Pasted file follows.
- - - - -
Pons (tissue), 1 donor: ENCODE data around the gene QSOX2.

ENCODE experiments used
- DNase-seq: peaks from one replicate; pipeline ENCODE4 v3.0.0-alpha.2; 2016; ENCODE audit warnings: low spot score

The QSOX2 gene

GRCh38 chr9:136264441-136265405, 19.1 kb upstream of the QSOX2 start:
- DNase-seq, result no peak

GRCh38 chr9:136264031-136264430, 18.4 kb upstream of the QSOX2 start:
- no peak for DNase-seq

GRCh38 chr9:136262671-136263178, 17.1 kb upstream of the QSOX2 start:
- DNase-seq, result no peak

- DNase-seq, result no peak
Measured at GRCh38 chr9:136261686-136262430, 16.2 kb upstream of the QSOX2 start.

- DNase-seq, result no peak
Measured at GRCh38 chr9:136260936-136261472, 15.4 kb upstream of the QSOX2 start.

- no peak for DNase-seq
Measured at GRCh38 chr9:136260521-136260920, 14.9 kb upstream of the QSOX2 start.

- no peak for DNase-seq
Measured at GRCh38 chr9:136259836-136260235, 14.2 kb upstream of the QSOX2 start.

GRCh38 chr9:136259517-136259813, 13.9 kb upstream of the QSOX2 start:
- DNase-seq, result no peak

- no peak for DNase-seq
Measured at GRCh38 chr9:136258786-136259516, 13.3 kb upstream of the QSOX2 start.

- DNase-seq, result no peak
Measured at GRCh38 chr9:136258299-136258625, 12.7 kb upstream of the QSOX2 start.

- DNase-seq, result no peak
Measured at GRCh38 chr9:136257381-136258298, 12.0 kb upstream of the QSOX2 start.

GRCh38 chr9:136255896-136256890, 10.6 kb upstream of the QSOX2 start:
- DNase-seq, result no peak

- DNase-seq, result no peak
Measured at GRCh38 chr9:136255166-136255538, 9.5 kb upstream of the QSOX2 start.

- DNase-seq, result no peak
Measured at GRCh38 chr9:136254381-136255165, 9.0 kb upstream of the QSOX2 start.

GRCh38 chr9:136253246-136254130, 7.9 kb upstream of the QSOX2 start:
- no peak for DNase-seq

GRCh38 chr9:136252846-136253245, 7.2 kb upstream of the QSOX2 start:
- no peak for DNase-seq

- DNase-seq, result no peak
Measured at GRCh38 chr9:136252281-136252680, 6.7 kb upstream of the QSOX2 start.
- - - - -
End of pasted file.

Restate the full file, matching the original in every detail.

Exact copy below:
Pons (tissue), 1 donor: ENCODE data around the gene QSOX2.

ENCODE experiments used
- DNase-seq: peaks from one replicate; pipeline ENCODE4 v3.0.0-alpha.2; 2016; ENCODE audit warnings: low spot score

The QSOX2 gene

GRCh38 chr9:136264441-136265405, 19.1 kb upstream of the QSOX2 start:
- DNase-seq, result no peak

GRCh38 chr9:136264031-136264430, 18.4 kb upstream of the QSOX2 start:
- no peak for DNase-seq

GRCh38 chr9:136262671-136263178, 17.1 kb upstream of the QSOX2 start:
- DNase-seq, result no peak

- DNase-seq, result no peak
Measured at GRCh38 chr9:136261686-136262430, 16.2 kb upstream of the QSOX2 start.

- DNase-seq, result no peak
Measured at GRCh38 chr9:136260936-136261472, 15.4 kb upstream of the QSOX2 start.

- no peak for DNase-seq
Measured at GRCh38 chr9:136260521-136260920, 14.9 kb upstream of the QSOX2 start.

- no peak for DNase-seq
Measured at GRCh38 chr9:136259836-136260235, 14.2 kb upstream of the QSOX2 start.

GRCh38 chr9:136259517-136259813, 13.9 kb upstream of the QSOX2 start:
- DNase-seq, result no peak

- no peak for DNase-seq
Measured at GRCh38 chr9:136258786-136259516, 13.3 kb upstream of the QSOX2 start.

- DNase-seq, result no peak
Measured at GRCh38 chr9:136258299-136258625, 12.7 kb upstream of the QSOX2 start.

- DNase-seq, result no peak
Measured at GRCh38 chr9:136257381-136258298, 12.0 kb upstream of the QSOX2 start.

GRCh38 chr9:136255896-136256890, 10.6 kb upstream of the QSOX2 start:
- DNase-seq, result no peak

- DNase-seq, result no peak
Measured at GRCh38 chr9:136255166-136255538, 9.5 kb upstream of the QSOX2 start.

- DNase-seq, result no peak
Measured at GRCh38 chr9:136254381-136255165, 9.0 kb upstream of the QSOX2 start.

GRCh38 chr9:136253246-136254130, 7.9 kb upstream of the QSOX2 start:
- no peak for DNase-seq

GRCh38 chr9:136252846-136253245, 7.2 kb upstream of the QSOX2 start:
- no peak for DNase-seq

- DNase-seq, result no peak
Measured at GRCh38 chr9:136252281-136252680, 6.7 kb upstream of the QSOX2 start.